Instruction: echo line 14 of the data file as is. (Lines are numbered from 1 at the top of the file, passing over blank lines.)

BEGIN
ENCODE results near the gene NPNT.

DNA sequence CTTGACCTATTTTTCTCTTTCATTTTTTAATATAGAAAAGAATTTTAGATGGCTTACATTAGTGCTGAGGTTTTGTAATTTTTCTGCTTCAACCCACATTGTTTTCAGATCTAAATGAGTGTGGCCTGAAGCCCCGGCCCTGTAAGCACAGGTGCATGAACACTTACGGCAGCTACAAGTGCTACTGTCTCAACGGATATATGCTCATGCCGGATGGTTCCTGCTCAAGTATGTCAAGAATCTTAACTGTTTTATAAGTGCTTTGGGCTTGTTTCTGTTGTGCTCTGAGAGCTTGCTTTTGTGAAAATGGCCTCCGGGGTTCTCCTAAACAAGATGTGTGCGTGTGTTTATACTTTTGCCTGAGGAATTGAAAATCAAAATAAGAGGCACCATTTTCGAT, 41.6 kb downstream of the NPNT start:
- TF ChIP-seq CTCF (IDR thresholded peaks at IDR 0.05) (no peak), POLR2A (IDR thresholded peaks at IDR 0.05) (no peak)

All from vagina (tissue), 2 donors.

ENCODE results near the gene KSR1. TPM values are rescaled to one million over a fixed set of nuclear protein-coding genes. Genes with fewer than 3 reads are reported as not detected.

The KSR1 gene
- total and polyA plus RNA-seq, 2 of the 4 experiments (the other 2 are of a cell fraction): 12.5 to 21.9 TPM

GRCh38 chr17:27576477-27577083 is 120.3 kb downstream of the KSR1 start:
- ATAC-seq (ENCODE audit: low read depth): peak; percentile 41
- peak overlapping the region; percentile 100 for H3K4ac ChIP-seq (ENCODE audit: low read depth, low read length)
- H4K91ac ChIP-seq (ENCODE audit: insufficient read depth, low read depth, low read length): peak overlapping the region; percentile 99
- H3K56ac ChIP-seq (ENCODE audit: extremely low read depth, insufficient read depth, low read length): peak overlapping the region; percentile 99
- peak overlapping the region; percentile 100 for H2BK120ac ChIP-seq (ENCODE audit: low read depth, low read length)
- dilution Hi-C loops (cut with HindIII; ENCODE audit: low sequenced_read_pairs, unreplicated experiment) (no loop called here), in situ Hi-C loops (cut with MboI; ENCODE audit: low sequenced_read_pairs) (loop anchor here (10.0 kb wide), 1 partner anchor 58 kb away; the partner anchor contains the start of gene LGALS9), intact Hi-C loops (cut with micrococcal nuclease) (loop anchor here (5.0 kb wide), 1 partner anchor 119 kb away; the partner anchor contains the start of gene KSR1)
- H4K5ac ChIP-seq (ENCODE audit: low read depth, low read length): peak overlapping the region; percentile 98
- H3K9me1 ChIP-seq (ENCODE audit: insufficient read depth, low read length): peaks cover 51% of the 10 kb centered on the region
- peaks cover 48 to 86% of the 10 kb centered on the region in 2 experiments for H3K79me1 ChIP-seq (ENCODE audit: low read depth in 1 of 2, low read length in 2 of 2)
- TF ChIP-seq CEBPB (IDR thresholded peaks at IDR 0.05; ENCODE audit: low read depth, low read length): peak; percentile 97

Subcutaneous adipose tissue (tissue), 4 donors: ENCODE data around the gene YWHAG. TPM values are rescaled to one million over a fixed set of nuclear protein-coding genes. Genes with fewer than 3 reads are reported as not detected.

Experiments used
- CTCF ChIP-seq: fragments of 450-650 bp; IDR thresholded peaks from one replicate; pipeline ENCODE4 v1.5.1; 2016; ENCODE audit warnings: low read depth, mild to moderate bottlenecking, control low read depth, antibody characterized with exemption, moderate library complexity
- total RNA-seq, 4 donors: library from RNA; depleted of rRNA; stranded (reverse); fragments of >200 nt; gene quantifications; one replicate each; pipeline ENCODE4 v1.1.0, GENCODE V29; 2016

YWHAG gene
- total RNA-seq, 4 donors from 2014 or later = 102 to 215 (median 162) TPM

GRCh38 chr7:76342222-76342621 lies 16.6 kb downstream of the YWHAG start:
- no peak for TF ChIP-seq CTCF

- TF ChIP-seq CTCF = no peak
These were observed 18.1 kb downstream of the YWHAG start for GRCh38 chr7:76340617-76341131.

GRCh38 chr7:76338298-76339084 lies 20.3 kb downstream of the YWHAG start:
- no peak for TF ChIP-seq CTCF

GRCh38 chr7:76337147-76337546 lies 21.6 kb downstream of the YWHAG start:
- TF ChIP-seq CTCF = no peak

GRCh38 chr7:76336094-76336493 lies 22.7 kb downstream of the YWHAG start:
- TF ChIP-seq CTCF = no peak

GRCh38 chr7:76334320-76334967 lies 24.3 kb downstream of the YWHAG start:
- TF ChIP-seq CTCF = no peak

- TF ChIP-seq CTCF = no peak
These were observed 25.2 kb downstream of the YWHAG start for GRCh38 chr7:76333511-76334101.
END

- dilution Hi-C loops (cut with HindIII; ENCODE audit: low sequenced_read_pairs, unreplicated experiment) (no loop called here), in situ Hi-C loops (cut with MboI; ENCODE audit: low sequenced_read_pairs) (loop anchor here (10.0 kb wide), 1 partner anchor 58 kb away; the partner anchor contains the start of gene LGALS9), intact Hi-C loops (cut with micrococcal nuclease) (loop anchor here (5.0 kb wide), 1 partner anchor 119 kb away; the partner anchor contains the start of gene KSR1)